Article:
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Sherlock: Racism never leaves you


Dublin selector Jason Sherlock. Photo by Ramsey Cardy/Sportsfile

Dublin selector Jason Sherlock. Photo by Ramsey Cardy/Sportsfile

Dublin selector Jason Sherlock. Photo by Ramsey Cardy/Sportsfile


Jason Sherlock has urged the GAA to redouble its efforts to ensure a more diverse and inclusive association, free from racism.

The Dublin legend was speaking in the wake of a heightened focus on racism in all walks of Irish life, stemming from the death at American police hands of George Floyd and the worldwide 'Black Lives Matter' protests that followed.

"This is certainly not about knocking the GAA. I've been very lucky to receive an unbelievable career and experience from playing GAA, and I've been welcomed in every part of Ireland because of that," Sherlock said last night on The Sunday Game.

"But what we're here to try and do is look at the solutions of what we can do? Can we look at what we do in our summer camps with kids? Can we look at how inclusive our clubs are for people that wouldn't traditionally go into GAA clubs?

"From a moderation point of view, and I know there's experiences with referees - they're still not sure what's right or wrong.

"I was empowered when I saw the likes of Aaron Cunningham (Crossmaglen footballer) and Lee Chin (Wexford hurler), they knew what was right or wrong in terms of what was said and what wasn't said.

"We all have a responsibility, not just the referee; it's obviously the moderators, to give them the tools to be able to decide on what's right or wrong."

On the subject of racist slurs from the stands, the Dublin All-Ireland winning player (in 1995) and selector-coach (under Jim Gavin) commented: "We know GAA is a passionate kind of game, and we don't want to take that out. But at the same time, are there comments made at matches that shouldn't be made, and do we do anything about that?

"So, again, I think we have great games. It's important that we ensure that we continue to have a diverse and inclusive GAA community going forward."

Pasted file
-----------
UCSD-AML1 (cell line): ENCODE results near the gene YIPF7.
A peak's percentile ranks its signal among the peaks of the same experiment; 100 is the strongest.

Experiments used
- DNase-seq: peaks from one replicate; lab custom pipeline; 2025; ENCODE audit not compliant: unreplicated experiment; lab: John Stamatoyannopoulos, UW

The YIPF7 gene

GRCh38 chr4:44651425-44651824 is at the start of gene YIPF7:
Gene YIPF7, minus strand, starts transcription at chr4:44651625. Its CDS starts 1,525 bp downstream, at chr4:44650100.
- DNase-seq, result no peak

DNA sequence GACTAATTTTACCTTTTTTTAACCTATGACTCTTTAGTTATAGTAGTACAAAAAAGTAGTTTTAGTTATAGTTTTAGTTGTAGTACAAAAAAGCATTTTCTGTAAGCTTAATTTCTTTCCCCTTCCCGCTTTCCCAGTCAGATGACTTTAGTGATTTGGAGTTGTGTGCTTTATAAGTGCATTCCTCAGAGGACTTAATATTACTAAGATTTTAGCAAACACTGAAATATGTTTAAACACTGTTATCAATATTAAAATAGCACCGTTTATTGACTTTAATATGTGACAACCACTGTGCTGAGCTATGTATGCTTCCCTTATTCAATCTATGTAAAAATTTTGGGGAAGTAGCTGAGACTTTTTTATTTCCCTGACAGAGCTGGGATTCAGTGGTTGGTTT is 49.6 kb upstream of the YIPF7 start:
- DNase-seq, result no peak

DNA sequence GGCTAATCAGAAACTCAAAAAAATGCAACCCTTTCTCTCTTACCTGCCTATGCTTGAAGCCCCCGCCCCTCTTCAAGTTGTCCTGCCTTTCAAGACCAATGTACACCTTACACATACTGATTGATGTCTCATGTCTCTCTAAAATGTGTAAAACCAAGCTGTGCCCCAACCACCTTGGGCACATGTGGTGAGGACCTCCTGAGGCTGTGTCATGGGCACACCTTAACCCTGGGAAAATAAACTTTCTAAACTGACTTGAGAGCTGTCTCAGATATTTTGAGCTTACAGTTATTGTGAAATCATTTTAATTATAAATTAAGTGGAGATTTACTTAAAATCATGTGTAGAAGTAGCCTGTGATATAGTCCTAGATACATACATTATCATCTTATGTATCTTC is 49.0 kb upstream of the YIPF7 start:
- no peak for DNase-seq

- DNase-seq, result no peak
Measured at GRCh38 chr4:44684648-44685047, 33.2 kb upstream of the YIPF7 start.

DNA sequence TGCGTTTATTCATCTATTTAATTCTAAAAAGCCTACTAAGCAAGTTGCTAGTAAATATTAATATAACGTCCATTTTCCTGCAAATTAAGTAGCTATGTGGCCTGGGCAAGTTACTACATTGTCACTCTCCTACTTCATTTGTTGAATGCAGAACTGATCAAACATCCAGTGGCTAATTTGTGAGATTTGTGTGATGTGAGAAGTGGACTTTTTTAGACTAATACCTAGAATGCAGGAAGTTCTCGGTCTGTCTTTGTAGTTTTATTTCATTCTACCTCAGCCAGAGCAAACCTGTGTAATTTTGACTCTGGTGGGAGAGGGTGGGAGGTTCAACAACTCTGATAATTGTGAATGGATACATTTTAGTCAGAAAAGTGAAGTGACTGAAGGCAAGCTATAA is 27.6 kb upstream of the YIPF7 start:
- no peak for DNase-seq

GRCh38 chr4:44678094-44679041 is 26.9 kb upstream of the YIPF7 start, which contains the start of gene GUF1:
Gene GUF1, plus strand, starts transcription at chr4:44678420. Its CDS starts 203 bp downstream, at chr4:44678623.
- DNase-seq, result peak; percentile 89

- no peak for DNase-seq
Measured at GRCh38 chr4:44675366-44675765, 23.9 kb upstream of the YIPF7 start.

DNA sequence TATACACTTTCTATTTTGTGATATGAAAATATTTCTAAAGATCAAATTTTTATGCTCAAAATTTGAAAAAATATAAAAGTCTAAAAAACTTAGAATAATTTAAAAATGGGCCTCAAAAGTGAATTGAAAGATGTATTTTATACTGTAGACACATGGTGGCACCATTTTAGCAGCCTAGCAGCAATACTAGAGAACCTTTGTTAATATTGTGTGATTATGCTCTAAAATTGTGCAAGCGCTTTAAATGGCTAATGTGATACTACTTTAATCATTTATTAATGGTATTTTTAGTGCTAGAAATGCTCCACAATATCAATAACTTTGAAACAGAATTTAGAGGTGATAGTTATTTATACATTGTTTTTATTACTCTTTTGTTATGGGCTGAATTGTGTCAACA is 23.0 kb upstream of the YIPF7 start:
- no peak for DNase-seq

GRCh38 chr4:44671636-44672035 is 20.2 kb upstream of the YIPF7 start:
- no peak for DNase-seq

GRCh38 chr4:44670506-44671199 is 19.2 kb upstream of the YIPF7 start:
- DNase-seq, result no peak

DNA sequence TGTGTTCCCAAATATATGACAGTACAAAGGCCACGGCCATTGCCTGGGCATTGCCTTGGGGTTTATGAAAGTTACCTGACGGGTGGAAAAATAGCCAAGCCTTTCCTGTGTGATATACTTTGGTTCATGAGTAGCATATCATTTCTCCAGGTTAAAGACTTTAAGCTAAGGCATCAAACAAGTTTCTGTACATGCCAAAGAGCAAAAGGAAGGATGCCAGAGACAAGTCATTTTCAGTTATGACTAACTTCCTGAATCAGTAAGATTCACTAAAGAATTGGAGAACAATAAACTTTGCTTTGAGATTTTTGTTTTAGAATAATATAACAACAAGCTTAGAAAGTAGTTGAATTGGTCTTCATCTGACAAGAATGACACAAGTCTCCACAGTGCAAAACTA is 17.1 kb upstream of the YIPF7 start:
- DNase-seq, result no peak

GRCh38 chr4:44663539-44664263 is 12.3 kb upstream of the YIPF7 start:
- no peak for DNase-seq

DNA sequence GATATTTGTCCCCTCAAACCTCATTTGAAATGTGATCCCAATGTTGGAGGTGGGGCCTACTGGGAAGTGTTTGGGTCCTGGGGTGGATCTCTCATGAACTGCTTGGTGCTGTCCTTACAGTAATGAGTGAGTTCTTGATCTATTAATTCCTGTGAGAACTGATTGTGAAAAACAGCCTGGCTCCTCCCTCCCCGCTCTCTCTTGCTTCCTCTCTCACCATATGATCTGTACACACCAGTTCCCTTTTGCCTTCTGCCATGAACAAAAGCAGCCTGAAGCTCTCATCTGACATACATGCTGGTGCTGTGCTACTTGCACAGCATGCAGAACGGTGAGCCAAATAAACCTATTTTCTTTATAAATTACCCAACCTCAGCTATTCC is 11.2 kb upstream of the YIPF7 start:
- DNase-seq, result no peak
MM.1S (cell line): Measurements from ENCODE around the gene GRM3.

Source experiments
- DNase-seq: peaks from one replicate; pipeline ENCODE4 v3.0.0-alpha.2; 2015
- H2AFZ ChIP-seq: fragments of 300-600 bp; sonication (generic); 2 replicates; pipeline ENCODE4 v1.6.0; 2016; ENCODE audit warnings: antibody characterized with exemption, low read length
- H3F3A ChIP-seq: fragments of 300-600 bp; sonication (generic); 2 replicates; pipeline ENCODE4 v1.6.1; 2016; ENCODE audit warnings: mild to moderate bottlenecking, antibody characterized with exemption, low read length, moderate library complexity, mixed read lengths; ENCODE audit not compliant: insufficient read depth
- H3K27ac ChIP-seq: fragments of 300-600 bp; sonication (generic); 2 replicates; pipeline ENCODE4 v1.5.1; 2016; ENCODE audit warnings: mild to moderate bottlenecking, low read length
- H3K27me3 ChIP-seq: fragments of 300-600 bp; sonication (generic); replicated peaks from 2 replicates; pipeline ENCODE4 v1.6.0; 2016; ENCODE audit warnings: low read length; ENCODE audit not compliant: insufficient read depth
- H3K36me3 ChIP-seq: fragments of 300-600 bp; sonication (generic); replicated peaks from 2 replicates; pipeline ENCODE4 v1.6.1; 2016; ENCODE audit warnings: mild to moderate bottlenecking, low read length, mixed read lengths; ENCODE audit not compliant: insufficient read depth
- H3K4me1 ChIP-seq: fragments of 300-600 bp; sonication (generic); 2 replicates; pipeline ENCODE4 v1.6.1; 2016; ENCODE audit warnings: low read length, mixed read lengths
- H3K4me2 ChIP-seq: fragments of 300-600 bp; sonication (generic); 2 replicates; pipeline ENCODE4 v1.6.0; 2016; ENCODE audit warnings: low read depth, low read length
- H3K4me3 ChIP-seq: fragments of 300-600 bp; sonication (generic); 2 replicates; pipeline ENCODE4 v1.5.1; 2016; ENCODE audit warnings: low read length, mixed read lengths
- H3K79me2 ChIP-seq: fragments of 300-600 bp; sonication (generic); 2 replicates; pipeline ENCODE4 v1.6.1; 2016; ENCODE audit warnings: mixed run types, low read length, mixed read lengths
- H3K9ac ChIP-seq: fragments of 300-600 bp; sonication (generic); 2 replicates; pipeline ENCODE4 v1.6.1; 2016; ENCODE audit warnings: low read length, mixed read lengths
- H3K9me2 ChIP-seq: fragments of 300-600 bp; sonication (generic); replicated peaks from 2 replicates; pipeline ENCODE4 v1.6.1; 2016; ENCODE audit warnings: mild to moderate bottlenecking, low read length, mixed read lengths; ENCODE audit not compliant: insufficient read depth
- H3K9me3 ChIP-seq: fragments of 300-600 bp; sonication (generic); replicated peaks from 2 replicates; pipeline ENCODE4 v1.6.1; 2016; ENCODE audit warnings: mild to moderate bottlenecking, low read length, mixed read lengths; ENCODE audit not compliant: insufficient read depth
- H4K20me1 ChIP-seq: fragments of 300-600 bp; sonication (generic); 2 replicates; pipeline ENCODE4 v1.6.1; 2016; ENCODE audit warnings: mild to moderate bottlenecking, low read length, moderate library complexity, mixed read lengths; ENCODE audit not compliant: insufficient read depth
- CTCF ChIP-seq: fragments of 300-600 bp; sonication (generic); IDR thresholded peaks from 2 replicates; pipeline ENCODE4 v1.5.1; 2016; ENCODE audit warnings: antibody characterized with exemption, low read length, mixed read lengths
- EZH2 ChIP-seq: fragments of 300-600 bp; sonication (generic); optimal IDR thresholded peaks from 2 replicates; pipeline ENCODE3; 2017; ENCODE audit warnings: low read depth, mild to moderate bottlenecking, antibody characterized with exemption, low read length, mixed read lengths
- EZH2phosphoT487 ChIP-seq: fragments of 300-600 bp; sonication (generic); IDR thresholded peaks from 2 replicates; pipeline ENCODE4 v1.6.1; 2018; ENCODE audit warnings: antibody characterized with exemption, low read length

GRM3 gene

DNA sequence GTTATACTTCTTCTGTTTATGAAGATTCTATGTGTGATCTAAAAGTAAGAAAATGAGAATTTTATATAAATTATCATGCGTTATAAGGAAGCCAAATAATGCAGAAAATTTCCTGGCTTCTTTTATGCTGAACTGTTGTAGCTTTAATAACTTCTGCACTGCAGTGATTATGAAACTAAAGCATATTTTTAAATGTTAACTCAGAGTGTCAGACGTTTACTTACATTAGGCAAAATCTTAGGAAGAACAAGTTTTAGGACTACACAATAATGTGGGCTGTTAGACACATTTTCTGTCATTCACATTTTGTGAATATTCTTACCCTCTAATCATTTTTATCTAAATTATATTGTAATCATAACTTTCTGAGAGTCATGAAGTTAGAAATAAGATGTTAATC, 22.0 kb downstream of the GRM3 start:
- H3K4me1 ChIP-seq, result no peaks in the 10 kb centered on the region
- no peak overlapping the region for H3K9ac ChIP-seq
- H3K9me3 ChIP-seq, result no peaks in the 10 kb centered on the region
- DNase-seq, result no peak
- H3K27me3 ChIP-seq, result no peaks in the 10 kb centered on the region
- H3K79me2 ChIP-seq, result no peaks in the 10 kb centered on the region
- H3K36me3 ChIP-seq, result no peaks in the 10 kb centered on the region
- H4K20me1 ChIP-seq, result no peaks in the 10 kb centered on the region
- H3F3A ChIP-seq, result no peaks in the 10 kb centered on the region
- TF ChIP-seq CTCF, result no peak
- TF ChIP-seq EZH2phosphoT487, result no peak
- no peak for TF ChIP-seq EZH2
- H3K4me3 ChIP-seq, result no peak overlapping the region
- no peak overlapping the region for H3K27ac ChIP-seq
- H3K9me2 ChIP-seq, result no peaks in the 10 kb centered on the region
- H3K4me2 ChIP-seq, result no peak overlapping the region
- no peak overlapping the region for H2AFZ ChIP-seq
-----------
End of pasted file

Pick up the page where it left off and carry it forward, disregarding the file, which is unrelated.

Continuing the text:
The GAA has undertaken various initiatives in the past, including its 'Responding to Racism' educational and awareness campaign launched last March. The association's anti-sectarian, anti-racist ethos is enshrined in the Official Guide.

However, since the broader issue of racial discrimination became headline news, several young GAA stars have spoken out about the verbal abuse they have suffered on the field.

This was the context for last night's RTÉ appearance of Sherlock (whose late father was from Hong Kong) and current Westmeath footballer Boidu Sayeh (born in the war-torn African state of Liberia but living here since the age of eight).

Both men touched on the racism they have faced here in Ireland.

Sherlock (below) said: "I remember every kind of situation I had where I was slagged, be it by a player, a crowd, a manager. That doesn't leave you, and you still remember and you still harness all the self-doubt, all the anger, all the frustration, all the emotion that goes with a situation like that.

"So, I suppose us talking about things like this, if that can assist one boy or girl in the GAA community and makes things a bit better for them, I think it's worth exploring."

Sayeh moved to Ireland in 2004 after being adopted by an uncle, Ben, and his wife Therese, a native of Rosemount near Moate.

"When I was younger I experienced stuff, the self-doubt, getting comments … I really didn't talk about it or I didn't express it too much. I always just took it in and let it slide really," the corner-back recounted.

"But it was only when I got older, remembering all these comments, and you're thinking, 'Wow, how did I take that?'"

Expanding on one hurtful experience from his primary school days, Sayeh revealed: "I got comments from kids when I was only about eight or nine and (it) upset me a lot. It was kind of 'Go back to where you came from' … 'You don't belong here' … but the parents of those kids talked to their kids and told them it was wrong. It was good for my mother and it was good for me as well to hear that."

Sherlock spoke about how, "when the colour of your skin kind of singles you out, you look for that acceptance. And for a lot of people it's through sport. It was very much the case for me, because I wanted to fit in, and in a lot of ways I denied my heritage."